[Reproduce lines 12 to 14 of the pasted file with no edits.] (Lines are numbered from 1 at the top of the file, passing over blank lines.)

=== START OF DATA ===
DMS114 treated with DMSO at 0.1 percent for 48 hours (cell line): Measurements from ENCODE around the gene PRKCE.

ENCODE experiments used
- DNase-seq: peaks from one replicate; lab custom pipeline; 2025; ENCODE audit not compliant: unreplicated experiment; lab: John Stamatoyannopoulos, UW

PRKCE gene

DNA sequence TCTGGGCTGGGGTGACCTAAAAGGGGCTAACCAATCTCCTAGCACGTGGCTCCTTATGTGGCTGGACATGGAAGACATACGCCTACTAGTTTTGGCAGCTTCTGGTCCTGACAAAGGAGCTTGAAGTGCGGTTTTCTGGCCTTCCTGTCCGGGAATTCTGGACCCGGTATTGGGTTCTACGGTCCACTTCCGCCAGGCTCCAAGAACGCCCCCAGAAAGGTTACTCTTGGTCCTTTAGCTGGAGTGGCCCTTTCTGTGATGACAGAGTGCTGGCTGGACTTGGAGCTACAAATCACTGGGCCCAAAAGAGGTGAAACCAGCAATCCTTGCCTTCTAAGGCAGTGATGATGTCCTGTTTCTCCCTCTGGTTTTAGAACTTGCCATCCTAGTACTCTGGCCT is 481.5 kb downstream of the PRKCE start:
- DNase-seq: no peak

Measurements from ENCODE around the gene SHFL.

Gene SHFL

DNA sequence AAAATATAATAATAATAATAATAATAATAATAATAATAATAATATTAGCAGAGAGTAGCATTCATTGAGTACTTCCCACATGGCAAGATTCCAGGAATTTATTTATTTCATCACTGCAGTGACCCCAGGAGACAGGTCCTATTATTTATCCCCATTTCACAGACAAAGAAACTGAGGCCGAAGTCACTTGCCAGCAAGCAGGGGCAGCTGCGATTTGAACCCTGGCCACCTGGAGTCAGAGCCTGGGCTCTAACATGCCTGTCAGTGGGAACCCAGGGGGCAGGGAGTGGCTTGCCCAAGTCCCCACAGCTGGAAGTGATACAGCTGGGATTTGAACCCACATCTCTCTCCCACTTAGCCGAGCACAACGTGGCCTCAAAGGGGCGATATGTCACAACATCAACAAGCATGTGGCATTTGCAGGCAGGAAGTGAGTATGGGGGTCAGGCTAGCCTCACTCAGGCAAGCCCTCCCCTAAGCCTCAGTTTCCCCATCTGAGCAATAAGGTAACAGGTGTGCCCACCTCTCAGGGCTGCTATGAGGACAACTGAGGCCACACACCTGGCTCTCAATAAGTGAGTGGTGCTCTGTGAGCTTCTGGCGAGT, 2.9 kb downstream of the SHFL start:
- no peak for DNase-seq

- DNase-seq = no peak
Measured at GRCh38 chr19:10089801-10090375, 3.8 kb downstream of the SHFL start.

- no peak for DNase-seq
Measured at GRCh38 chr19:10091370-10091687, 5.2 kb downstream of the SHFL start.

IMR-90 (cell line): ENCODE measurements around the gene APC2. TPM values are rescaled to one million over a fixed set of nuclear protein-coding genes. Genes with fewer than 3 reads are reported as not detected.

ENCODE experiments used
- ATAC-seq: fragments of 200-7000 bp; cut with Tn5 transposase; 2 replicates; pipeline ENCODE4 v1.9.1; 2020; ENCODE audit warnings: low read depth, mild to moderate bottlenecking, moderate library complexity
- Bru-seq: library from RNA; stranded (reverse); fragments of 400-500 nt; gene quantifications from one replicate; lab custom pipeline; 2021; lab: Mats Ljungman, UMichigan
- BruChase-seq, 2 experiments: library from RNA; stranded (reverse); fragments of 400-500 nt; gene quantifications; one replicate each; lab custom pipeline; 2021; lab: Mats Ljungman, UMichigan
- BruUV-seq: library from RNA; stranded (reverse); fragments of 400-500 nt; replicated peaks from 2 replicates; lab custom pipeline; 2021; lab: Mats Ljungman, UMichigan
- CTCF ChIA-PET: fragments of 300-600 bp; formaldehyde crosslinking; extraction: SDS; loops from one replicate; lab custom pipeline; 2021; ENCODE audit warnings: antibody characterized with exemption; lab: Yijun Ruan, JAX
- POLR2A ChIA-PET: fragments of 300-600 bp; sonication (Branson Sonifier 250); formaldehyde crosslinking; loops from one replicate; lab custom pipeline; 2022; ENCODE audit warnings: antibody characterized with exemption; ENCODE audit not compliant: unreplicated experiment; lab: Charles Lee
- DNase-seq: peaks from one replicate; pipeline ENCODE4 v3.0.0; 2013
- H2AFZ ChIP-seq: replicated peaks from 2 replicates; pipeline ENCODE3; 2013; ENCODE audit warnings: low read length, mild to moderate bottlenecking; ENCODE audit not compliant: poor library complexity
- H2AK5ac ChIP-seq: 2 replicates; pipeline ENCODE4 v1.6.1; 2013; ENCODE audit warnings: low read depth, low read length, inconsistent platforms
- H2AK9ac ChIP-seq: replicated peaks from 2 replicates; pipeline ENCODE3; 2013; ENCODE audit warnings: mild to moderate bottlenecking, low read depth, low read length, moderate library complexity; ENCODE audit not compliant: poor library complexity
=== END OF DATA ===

Measured at GRCh38 chr19:10089801-10090375, 3.8 kb downstream of the SHFL start.

- no peak for DNase-seq
Measured at GRCh38 chr19:10091370-10091687, 5.2 kb downstream of the SHFL start.